Conversations with Friends
Unlike most of the novels I read – ones that are highly descriptive and littered with lyrical prose – Sally Rooney’s highly anticipated debut novel Conversations with Friends is driven through just that, conversations between friends. And it’s in these conversations that Rooney allows us to see how powerful words actually are through conversations about sexuality and politics and gender and art and society – all heard and interpreted by Frances. Twenty one, female, bisexual. The conversations are the skeleton of the novel, but it is Frances’ introspection and deep musings on them that are the flesh. While watching, and even partaking in these conversations, Frances is vying for acceptance and the ability to dupe the rest into believing that she too belongs in the world of money and art and intellect.
Conversations with Friends opens with the line “Bobbi and I…” defining the relationship that is the vein that runs through the center of the novel. It courses blood through every chapter. Frances and Bobbi met at high-school and transitioned from friends to lovers and back to friends. Bobbi is outspoken, Frances is quiet. Bobbi says what she thinks, while Frances only thinks it. Frances sees herself as one half of a whole.
As university students, they survive in a world of part-time jobs, poetry readings, and cigarettes, until they meet Melissa and Nick, an older married couple, and enter a world of money, power, and class. As the four become entangled, Bobbi and Frances’ relationship begins to fall apart, and Frances is forced to redefine herself as an individual. Is she one half of a whole, or a person in her own right? The nature and purpose of friendship is also redefined as Frances and Bobbi grapple with what (and who) they are to one another.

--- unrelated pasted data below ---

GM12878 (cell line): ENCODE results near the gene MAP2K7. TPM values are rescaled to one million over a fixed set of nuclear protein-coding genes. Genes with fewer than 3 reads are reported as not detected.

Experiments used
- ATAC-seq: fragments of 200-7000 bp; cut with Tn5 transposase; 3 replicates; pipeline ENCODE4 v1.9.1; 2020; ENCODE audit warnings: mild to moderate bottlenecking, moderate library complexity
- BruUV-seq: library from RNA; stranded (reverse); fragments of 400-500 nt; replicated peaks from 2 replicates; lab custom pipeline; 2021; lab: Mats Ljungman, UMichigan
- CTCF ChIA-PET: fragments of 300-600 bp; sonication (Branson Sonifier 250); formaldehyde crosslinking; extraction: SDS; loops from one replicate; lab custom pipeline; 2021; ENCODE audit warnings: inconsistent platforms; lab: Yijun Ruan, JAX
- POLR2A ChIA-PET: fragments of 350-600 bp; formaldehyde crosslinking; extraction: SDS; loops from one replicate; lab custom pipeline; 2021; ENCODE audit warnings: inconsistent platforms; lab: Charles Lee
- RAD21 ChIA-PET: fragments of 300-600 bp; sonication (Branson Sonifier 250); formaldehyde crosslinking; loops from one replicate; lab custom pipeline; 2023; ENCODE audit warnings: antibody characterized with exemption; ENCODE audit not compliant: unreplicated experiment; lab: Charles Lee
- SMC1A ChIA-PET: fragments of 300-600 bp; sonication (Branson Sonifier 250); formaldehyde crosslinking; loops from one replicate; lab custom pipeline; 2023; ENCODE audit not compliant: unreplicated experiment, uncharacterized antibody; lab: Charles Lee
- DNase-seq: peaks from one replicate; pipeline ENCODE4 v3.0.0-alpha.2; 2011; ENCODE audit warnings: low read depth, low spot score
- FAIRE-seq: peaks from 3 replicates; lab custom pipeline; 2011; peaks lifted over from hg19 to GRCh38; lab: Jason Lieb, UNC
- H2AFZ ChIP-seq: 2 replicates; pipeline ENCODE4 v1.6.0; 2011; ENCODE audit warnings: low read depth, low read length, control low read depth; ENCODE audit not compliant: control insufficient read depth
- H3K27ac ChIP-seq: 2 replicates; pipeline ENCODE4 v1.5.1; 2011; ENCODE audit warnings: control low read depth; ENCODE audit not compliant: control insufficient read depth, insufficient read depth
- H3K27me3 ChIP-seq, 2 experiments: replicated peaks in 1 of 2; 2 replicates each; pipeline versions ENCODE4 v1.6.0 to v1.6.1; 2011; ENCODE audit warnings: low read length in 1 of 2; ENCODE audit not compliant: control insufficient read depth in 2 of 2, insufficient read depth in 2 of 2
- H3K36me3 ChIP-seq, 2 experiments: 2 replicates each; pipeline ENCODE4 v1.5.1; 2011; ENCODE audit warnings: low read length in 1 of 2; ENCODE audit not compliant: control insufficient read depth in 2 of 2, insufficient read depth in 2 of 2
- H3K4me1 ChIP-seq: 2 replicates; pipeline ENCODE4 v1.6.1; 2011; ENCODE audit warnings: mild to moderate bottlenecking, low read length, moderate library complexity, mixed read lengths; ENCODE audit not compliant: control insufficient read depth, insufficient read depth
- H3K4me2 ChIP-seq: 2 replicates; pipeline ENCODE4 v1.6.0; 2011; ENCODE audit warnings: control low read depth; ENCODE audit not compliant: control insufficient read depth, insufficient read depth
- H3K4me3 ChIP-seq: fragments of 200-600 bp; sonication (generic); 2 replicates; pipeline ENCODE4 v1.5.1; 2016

In the age of social media and under the power of ‘hipster-dom,’ Frances’ desire to appear smart and cool are desires that I catch myself with too. Life is framed and dictated by what others will think of me – What do my clothes say about me? My words? My actions? Sometimes I walk into an irresistibly cool London Coffee shop and look around at everyone else who seems to be so effortless in their cool-ness. But are they? Or are they all, just like me, sitting there drinking their cold brew coffee hoping to fool everyone else? It’s J.D. Salinger’s Catcher in the Rye for the internet age. Conversations with Friends communicates with precision the ache that comes with wanting to be cool, while ironically deeming everyone else a phony.
Despite becoming entangled in Melissa and Nick’s creative and powerful world it’s Bobbi Frances longs to be accepted by. But it’s also Bobbi’s cracks that are easy for Frances to see. During a heated discussion one evening Frances only pays attention to Bobbi: “Bobbi laughed, an aesthetically gorgeous laugh, a performance of total self-assurance…” and that’s just it – a performance. Frances and Bobbi know life is a performance. Bobbi is confident and composed in her performance. She knows all her lines, never misses a cue, and Frances watches her at it: “I could hear that Bobbi said this with an ironic smile, because she was aware that she was showing off.” Frances also knows exactly how to observe and adjust to her surroundings; on the first page she tells the reader, “I felt excited… already preparing compliments and certain facial expressions to make myself more charming”.
Ultimately, this book is about the show we put on to present to the world. I don’t know why I do it, or how, or if it’s even a negative thing. All I know is that, like Frances and like Bobbi, I am in control of my own persona. I’m the director, I choose the sets and the costumes, and I’m the actor. I think the problem arrives when I forget that everyone else is putting on a show too.
With a witty, yet deeply flawed narrator, Conversations with Friends is a true reflection of what it feels like to be a millennial. Frances is intelligent, hypocritical, analytical, narcissistic, creative, and emotional. Even at her worst, I was able to empathize with her because, just like me, she’s only trying to find her way in this confusing world.